Watershed and ocean controls of salt marsh extent and resilience

Journal Article (Journal Article)

The formation and evolution of tidal platforms are controlled by the feedbacks between hydrodynamics, geomorphology, vegetation, and sediment transport. Previous work mainly addresses dynamics at the scale of individual marsh platforms. Here, we develop a process-based model to investigate salt marsh depositional/erosional dynamics and resilience to environmental change at the scale of tidal basins. We evaluate how inputs of water and sediment from river and ocean sources interact, how losses of sediment to the ocean depend on this interaction, and how erosional/depositional dynamics are coupled to these exchanges. Model experiments consider a wide range of watershed, basin, and oceanic characteristics, represented by river discharge and suspended sediment concentration, basin dimensions, tidal range, and ocean sediment concentration. In some scenarios, the vertical accretion of a tidal flat can be greater than the rate of sea level rise. Under these conditions, vertical depositional dynamics can lead to transitions between tidal flat and salt marsh equilibrium states. This type of transition occurs much more rapidly than transitions occurring through horizontal marsh expansion or retreat. In addition, our analyses reveal that river inputs can affect the existence and extent of marsh/tidal flat equilibria by both directly providing suspended sediment (favoring marshes) and by modulating water exchanges with the ocean, thereby indirectly affecting the ocean sediment input to the system (favoring either marshes or tidal flats depending on the ratio of the river and ocean water inputs and their sediment concentrations). The model proposed has the goal of clarifying the roles of the main dynamic processes at play, rather than of predicting the evolution of a particular tidal system. Our model results most directly reflect micro- and meso-tidal environments but also have implications for macro-tidal settings. The model-based analyses presented extend our theoretical understanding of marsh dynamics to a greater range of intertidal environments. © 2020 John Wiley & Sons, Ltd.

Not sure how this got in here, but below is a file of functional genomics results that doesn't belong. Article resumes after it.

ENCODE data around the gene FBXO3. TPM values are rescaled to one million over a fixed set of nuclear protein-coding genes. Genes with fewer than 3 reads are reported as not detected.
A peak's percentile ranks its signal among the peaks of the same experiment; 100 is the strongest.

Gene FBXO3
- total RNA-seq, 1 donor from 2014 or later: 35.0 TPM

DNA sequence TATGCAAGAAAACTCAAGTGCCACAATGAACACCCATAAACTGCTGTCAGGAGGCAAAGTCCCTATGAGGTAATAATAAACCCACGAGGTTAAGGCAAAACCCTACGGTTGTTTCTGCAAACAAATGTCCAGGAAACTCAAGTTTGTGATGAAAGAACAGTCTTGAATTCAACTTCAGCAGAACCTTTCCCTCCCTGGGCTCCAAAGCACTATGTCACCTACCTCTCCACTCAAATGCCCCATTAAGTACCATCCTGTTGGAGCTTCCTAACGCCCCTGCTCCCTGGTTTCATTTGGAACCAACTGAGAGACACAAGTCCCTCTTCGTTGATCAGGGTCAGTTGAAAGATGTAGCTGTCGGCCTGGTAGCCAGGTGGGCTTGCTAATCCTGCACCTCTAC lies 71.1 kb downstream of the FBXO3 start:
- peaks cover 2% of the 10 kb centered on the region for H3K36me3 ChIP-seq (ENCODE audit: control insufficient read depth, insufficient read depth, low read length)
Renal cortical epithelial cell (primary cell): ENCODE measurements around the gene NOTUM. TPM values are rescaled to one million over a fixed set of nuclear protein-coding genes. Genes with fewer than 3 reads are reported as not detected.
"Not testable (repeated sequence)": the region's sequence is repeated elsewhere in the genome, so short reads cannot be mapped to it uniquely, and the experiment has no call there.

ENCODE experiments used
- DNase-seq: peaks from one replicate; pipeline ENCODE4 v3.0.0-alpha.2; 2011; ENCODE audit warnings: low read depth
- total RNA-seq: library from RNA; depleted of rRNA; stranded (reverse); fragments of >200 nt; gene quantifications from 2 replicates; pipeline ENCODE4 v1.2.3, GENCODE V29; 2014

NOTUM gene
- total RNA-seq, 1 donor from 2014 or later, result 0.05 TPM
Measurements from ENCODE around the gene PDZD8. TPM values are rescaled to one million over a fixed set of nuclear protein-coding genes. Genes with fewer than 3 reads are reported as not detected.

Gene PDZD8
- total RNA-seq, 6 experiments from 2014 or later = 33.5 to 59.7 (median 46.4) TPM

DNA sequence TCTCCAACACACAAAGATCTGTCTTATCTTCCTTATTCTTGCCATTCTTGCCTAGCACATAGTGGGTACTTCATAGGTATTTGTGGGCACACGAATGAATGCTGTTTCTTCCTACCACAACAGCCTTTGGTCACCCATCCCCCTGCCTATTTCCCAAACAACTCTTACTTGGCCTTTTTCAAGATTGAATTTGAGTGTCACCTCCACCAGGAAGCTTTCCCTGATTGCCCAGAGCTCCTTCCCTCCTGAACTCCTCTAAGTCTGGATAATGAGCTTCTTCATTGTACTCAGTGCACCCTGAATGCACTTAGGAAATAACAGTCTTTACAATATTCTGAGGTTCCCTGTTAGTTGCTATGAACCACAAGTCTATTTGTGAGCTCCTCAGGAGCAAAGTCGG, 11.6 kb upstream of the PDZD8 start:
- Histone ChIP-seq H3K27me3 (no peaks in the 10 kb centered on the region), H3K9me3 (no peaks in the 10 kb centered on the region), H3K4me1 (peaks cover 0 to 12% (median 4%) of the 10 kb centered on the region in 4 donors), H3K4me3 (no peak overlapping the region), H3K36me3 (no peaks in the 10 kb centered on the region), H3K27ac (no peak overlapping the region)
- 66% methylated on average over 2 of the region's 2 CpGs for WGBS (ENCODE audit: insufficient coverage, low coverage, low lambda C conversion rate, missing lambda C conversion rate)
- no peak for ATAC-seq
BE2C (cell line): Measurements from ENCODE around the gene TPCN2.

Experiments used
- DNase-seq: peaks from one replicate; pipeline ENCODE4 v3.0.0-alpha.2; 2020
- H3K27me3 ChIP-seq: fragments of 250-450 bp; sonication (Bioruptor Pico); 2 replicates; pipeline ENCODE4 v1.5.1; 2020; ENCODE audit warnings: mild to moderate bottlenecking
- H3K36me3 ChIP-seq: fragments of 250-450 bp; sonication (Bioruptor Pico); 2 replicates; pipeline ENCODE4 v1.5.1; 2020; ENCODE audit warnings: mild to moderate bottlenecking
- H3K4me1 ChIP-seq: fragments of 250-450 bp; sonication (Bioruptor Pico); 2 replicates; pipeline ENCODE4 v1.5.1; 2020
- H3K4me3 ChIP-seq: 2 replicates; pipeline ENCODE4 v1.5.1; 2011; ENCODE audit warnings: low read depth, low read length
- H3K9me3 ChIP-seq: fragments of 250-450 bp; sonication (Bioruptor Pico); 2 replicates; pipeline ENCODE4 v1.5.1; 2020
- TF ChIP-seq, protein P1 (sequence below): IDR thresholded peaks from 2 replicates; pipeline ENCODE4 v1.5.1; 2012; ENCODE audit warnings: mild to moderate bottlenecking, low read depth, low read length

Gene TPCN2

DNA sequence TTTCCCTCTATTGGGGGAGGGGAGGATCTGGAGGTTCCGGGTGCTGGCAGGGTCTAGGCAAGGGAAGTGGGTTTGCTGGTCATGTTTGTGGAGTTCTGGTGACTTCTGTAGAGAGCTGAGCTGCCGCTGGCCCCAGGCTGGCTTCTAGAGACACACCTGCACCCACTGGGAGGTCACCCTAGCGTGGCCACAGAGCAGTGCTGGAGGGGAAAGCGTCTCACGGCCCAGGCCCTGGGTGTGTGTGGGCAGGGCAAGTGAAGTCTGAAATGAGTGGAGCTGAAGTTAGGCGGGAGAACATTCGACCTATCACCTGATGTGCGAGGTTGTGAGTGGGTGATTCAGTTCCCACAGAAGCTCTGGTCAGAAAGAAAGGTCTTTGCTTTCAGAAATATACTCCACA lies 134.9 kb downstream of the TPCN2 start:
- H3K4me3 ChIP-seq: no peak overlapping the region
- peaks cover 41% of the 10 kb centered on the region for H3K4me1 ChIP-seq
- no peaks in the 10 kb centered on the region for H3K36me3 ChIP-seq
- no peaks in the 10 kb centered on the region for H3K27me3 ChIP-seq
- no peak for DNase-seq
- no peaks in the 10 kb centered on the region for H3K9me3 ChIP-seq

Full Text

Duke Authors

Cited Authors

  • Yousefi Lalimi, F; Marani, M; Heffernan, JB; D'Alpaos, A; Murray, AB

Published Date

  • May 1, 2020

Published In

Volume / Issue

  • 45 / 6

Start / End Page

  • 1456 - 1468

Electronic International Standard Serial Number (EISSN)

  • 1096-9837

International Standard Serial Number (ISSN)

  • 0197-9337

Digital Object Identifier (DOI)

  • 10.1002/esp.4817

Citation Source

  • Scopus